To determine the prevalence of Giardia duodenalis in weaned beef calves in cow-calf operations in the United States, fecal specimens were collected from 819 calves (6 to18 months of age) in 20 states from 49 locations. After cleaning and concentration procedures to maximize the potential recovery of...

  17. 47 CFR 101.209 - Operation of stations at temporary fixed locations for communication between the United States...

    Code of Federal Regulations, 2013 CFR

    2013-10-01

    ... 47 Telecommunication 5 2013-10-01 2013-10-01 false Operation of stations at temporary fixed locations for communication between the United States and Canada or Mexico. 101.209 Section 101.209 Telecommunication FEDERAL COMMUNICATIONS COMMISSION (CONTINUED) SAFETY AND SPECIAL RADIO SERVICES FIXED...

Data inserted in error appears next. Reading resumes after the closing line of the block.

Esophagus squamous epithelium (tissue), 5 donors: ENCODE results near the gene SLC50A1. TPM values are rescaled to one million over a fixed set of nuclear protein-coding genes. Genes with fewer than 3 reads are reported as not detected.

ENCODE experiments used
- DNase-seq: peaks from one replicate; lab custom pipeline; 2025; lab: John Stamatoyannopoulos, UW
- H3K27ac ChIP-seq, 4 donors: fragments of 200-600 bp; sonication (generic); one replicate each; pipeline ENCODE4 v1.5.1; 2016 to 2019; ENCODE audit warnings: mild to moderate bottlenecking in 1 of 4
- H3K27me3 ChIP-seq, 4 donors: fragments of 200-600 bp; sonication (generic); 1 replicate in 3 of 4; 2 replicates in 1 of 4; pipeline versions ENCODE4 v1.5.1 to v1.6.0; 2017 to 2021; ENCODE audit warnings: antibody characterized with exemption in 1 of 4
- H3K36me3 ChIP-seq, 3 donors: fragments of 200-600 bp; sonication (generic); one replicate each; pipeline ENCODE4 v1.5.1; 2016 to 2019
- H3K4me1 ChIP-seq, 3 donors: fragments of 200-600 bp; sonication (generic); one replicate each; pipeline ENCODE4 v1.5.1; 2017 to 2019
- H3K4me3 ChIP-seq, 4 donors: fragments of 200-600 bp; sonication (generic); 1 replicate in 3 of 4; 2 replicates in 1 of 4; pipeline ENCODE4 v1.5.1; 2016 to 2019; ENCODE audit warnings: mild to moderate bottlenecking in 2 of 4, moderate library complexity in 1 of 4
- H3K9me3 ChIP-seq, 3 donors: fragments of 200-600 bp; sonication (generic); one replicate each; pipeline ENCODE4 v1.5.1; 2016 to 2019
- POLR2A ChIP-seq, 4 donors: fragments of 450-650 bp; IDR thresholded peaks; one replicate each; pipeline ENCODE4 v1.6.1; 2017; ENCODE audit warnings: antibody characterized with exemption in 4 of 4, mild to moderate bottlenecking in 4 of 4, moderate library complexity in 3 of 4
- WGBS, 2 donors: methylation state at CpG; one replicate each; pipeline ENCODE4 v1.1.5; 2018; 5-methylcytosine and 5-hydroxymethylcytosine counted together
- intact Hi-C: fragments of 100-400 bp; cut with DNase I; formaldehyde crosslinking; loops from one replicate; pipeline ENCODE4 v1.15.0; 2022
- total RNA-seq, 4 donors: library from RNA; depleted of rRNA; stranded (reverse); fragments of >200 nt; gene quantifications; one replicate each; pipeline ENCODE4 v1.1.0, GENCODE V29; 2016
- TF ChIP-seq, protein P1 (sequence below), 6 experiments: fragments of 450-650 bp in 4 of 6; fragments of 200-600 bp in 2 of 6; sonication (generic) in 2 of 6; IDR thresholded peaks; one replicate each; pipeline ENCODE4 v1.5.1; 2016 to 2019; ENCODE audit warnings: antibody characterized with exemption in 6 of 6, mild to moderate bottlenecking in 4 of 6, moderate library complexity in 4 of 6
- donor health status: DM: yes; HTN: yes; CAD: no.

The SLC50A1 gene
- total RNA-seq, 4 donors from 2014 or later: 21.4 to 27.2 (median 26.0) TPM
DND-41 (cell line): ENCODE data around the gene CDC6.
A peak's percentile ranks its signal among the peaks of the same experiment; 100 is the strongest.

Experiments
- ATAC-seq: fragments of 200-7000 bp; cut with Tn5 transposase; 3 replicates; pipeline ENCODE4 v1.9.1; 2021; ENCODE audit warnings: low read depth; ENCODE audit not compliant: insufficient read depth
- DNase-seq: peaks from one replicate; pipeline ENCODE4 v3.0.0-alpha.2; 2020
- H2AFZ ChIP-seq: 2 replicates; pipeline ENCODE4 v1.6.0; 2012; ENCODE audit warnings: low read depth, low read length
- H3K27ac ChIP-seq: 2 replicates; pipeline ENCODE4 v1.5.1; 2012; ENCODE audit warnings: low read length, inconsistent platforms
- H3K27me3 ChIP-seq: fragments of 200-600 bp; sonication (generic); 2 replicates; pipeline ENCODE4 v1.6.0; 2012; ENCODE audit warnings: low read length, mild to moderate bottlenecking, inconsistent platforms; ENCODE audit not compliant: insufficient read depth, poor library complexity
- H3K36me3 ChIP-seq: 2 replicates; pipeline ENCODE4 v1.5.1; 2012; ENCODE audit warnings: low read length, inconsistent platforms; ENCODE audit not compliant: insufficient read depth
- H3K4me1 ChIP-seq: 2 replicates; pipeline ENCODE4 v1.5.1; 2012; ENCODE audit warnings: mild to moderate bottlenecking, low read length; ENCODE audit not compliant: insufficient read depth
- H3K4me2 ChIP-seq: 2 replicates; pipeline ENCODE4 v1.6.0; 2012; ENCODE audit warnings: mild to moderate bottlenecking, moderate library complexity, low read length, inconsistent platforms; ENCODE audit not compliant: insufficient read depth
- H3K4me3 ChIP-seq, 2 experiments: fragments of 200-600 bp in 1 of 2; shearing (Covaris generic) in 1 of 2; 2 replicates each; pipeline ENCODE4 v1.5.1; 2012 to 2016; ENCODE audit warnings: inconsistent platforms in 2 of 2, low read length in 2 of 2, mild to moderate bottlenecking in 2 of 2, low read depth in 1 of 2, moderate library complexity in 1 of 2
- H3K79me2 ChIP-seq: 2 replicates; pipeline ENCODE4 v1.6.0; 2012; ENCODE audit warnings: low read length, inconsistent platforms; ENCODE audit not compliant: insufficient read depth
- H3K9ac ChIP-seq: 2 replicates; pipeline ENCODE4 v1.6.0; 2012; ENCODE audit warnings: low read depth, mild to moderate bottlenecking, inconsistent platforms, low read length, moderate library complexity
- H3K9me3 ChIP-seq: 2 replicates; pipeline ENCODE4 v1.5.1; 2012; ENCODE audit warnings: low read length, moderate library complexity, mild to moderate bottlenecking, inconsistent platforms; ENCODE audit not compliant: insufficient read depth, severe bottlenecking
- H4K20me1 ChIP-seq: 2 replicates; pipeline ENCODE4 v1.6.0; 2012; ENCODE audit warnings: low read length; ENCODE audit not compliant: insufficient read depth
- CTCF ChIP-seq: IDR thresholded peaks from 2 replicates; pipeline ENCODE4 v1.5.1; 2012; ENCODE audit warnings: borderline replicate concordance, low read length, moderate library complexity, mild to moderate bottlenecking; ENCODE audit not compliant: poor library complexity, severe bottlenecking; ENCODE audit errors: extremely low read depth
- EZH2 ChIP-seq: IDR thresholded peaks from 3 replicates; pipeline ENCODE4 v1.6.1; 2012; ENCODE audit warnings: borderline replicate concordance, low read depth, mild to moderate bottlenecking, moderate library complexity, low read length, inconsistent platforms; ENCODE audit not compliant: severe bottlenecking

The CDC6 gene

18. 47 CFR 101.209 - Operation of stations at temporary fixed locations for communication between the United States...

    Code of Federal Regulations, 2014 CFR

    2014-10-01

    ... 47 Telecommunication 5 2014-10-01 2014-10-01 false Operation of stations at temporary fixed locations for communication between the United States and Canada or Mexico. 101.209 Section 101.209 Telecommunication FEDERAL COMMUNICATIONS COMMISSION (CONTINUED) SAFETY AND SPECIAL RADIO SERVICES FIXED...

  19. 47 CFR 101.209 - Operation of stations at temporary fixed locations for communication between the United States...

    Code of Federal Regulations, 2012 CFR

    2012-10-01

    ... 47 Telecommunication 5 2012-10-01 2012-10-01 false Operation of stations at temporary fixed locations for communication between the United States and Canada or Mexico. 101.209 Section 101.209 Telecommunication FEDERAL COMMUNICATIONS COMMISSION (CONTINUED) SAFETY AND SPECIAL RADIO SERVICES FIXED...